The town of Bileca is supporting this year's Chechnya Fest with a grant of 500 Bosnian marks (around $295).
Mayor Veselin Vujovic called Chechnya Fest's organizers all "good Serbs and patriots."
He also said he wasn't aware that they were using any widely criticized Chechen strongman to promote their event.
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"If that's the case, they'll have to change it without further ado," Vujovic said, adding that he didn't know who Kadyrov was. "If that character is there, they won't be able to put him on the posters."
But after being told that Kadyrov is a longtime loyalist of Russian President Vladimir Putin, the mayor said: "Then that changes things."
"When it comes to Putin, there's no dilemma for me," Vujovic said. "I have personal sympathy for him, because the man is a great leader."
Putin appointed Kadyrov to lead Chechnya in 2007, three years after Kadyrov's Kremlin-backed father was killed in a bombing.
Last month, Putin credited Kadyrov with turning a war-torn republic into "one of the safest" places in Russia.
"With your personal participation -- direct, sometimes really direct, personal participation -- indeed, Chechnya has become one of the safest constituent entities of the Russian Federation," Putin said in a videoconference last month to endorse another term for Kadyrov, according to the Kremlin. "It is absolutely perfect."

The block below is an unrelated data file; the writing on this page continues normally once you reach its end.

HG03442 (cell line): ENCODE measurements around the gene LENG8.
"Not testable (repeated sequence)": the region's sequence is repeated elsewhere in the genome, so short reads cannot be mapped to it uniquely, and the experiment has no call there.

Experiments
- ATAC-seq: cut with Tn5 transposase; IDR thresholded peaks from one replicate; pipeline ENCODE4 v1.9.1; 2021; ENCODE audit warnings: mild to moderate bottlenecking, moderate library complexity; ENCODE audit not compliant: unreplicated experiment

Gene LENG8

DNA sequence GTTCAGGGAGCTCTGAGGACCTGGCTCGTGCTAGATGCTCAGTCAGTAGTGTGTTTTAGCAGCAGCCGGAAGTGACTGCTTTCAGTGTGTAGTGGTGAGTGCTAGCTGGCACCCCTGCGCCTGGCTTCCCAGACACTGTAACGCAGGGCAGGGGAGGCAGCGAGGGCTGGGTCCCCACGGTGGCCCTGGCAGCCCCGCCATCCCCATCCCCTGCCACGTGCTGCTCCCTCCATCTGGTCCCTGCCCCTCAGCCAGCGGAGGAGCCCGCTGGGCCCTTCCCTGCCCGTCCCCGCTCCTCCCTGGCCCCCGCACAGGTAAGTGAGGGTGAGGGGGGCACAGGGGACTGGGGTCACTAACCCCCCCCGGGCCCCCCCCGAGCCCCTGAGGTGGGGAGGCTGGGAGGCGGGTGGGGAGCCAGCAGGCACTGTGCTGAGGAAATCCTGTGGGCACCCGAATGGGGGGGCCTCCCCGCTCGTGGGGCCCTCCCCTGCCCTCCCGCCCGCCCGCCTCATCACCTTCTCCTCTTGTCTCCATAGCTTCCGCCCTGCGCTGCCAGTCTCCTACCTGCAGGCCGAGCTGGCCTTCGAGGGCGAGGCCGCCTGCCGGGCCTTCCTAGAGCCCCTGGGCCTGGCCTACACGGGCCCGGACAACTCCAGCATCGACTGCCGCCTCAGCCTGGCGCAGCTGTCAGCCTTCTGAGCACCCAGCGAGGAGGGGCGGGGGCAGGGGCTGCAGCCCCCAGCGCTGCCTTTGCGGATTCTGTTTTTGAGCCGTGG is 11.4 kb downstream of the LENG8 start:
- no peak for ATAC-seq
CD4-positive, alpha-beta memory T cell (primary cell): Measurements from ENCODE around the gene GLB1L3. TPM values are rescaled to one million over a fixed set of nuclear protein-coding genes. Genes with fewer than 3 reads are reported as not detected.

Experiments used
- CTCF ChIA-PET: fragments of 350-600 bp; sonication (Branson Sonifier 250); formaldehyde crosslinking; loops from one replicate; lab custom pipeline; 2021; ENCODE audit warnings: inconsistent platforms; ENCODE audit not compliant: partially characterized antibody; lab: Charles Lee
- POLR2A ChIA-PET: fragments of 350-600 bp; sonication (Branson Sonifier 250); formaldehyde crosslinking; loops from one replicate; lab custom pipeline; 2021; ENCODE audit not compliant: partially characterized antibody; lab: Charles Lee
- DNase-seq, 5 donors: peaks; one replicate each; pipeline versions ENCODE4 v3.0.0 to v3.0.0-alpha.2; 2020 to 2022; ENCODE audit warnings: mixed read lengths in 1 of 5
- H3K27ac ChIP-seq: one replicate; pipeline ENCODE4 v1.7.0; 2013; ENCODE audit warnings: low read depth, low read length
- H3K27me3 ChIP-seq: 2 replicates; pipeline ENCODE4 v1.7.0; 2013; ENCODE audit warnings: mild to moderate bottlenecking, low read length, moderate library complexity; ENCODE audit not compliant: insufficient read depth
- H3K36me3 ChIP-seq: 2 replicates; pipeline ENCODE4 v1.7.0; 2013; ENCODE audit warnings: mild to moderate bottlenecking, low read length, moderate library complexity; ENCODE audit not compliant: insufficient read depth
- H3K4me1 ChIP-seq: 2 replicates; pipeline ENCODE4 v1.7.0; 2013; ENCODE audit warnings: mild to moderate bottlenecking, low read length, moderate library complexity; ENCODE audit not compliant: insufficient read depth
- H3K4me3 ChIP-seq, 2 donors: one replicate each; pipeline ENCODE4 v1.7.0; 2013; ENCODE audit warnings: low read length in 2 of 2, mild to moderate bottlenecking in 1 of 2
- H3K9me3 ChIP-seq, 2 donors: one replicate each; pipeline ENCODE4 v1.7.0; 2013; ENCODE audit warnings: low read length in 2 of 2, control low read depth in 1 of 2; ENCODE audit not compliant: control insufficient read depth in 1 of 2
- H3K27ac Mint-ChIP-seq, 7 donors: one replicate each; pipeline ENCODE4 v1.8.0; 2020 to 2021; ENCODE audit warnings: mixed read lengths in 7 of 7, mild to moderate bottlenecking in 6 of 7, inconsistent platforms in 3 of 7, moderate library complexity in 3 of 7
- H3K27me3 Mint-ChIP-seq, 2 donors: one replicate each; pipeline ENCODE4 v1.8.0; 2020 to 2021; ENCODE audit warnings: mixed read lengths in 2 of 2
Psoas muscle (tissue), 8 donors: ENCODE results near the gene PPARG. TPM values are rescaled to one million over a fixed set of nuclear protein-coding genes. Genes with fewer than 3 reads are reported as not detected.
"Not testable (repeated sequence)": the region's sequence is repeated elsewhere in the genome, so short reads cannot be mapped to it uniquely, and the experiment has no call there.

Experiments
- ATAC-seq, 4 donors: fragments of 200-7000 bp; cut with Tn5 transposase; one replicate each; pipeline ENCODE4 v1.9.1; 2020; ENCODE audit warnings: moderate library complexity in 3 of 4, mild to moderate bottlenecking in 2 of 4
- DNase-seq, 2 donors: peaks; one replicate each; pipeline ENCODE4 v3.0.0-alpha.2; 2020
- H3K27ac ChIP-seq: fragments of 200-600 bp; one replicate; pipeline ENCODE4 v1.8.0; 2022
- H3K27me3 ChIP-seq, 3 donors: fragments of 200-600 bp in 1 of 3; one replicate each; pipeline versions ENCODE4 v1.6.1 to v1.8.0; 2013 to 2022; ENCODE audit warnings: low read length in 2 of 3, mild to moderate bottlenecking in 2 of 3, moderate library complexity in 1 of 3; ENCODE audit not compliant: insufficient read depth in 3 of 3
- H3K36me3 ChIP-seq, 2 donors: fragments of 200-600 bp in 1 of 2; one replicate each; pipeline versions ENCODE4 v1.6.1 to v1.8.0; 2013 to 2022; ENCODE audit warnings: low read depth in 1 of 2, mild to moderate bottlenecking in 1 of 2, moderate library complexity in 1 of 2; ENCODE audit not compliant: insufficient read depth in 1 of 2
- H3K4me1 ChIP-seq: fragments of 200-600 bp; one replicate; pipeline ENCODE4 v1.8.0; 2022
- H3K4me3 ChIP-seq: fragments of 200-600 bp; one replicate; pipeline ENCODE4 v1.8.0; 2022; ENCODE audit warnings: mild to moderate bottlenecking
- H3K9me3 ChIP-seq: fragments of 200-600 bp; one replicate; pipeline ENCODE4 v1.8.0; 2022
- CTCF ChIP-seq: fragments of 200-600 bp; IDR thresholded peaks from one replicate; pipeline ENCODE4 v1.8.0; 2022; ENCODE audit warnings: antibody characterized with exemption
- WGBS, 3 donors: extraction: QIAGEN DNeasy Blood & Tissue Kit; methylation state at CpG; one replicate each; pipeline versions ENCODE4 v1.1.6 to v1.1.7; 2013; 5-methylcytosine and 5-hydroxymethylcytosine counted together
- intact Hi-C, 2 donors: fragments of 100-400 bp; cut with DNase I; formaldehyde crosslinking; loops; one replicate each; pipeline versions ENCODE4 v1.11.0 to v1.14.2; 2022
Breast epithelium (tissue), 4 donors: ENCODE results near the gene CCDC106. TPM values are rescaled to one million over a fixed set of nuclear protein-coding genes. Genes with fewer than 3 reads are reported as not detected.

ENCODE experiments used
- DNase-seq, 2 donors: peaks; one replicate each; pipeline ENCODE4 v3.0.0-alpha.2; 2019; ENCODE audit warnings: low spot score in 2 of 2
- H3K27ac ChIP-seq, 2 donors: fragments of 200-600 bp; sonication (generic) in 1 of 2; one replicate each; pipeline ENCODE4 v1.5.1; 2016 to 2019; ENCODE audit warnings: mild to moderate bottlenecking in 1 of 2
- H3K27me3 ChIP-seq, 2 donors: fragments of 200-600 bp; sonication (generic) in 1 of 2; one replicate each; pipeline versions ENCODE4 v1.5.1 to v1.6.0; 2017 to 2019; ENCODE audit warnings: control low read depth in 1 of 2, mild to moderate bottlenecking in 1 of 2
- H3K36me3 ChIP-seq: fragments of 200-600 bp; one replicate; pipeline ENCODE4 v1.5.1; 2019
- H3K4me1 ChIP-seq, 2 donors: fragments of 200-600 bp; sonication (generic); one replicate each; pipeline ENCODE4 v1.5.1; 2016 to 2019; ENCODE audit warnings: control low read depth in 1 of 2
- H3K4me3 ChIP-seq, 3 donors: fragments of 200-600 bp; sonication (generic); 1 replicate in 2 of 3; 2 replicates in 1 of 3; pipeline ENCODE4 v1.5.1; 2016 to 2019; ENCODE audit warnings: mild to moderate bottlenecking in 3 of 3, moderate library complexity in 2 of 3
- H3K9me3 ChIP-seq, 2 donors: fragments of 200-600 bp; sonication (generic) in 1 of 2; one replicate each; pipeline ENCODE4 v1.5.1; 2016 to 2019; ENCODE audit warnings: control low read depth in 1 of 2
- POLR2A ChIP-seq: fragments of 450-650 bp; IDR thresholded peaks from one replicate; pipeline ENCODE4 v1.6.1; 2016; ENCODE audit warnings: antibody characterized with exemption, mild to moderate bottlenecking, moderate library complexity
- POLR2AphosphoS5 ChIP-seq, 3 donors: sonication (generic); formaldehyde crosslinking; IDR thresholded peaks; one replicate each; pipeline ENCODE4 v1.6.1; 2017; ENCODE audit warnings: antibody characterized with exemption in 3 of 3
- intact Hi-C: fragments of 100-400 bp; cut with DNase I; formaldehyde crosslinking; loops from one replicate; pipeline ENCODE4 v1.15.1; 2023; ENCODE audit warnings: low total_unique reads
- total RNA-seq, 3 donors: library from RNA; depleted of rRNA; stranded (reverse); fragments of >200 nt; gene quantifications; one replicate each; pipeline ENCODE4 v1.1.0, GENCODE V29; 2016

Human Rights Watch's associate director for the region, Tanya Lokshina, described the endorsement of "Kadyrov and his brutal Chechen regime" as sending "a grim signal about justice" there.
She called Putin's characterization of Chechnya as especially safe is "particularly cynical."
She cited the abduction just last month by Chechen and Daghestani police of the daughter of a Kadyrov associate who was said to be fleeing harassment for her sexual orientation, as well as other abductions and extrajudicial punishment.
RFE/RL and other media have reported in detail about waves of antigay "purges" in Chechnya.
The young men of Jezerina were warned there might be a backlash against associating an otherwise carefree cultural event with a purported serial rights abuser.
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"It started as a joke, but I've suggested to them many times they they'll get negative publicity and a problem further developing the festival," Nebojsa Rogan, from the Bileca Cultural Center, told RFE/RL. "But they've been using it for six years and won't change the name or the way they promote the festival."
He said the Jezerina Youth Group does a lot of good things for the community. They've built a children's playground and an outdoor fitness station there, Rogan said, in addition to other humanitarian activities.
But he said the "Kadyrov" marketing ploy is inappropriate.
"I don't really support that publicity or that style," Rogan said. "Some 'DJ Terrible' performs there and they have posters with Kalashnikovs and Kadyrovs, and I don't know how to explain that."